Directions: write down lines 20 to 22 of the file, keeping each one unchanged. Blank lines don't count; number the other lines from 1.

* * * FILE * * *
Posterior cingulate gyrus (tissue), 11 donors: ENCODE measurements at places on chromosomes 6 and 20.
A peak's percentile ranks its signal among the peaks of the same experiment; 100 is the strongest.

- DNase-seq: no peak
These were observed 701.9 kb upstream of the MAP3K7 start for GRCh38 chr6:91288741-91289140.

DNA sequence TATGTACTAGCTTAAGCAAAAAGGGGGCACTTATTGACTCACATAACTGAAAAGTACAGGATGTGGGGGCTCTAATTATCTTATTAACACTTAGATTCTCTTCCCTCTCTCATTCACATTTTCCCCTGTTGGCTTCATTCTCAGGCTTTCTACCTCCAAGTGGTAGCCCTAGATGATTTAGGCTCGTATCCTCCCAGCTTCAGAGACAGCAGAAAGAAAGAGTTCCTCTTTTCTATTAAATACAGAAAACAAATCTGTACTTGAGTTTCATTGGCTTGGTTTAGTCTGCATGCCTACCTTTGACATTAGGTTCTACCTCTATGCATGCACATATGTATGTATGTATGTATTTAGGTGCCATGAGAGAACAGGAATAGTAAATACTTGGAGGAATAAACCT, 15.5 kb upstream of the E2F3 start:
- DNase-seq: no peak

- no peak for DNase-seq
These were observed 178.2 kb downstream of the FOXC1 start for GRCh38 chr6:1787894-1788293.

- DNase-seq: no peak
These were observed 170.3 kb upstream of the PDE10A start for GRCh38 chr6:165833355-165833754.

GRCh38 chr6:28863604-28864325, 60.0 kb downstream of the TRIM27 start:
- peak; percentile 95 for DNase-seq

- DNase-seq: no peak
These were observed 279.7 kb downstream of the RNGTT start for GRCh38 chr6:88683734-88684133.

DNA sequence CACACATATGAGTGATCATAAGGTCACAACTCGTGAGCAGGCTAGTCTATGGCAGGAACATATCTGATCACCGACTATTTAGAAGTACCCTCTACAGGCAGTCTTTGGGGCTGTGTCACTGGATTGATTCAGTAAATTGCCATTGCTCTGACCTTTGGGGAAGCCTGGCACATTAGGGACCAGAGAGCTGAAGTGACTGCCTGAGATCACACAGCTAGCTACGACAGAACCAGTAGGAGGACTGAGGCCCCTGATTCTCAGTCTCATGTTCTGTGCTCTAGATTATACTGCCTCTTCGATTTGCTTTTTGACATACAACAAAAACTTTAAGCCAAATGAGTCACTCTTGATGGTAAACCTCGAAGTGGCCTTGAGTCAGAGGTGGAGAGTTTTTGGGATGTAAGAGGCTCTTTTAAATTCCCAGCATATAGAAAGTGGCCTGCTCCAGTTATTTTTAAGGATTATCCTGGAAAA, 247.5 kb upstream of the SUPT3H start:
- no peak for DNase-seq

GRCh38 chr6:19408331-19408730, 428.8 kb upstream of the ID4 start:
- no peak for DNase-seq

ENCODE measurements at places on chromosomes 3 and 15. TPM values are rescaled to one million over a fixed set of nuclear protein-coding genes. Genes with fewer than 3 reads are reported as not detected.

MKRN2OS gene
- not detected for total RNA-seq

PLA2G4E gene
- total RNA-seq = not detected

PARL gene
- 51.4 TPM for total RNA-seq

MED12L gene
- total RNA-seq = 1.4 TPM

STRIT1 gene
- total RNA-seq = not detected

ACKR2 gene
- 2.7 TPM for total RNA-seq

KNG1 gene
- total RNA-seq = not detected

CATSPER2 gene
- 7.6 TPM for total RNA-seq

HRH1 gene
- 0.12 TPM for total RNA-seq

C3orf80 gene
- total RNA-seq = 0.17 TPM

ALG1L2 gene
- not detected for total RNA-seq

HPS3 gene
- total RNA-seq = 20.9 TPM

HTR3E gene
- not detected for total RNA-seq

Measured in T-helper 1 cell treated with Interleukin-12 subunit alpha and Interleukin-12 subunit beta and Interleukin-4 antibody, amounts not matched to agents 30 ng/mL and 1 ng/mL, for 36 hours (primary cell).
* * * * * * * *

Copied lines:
MKRN2OS gene
- not detected for total RNA-seq

PLA2G4E gene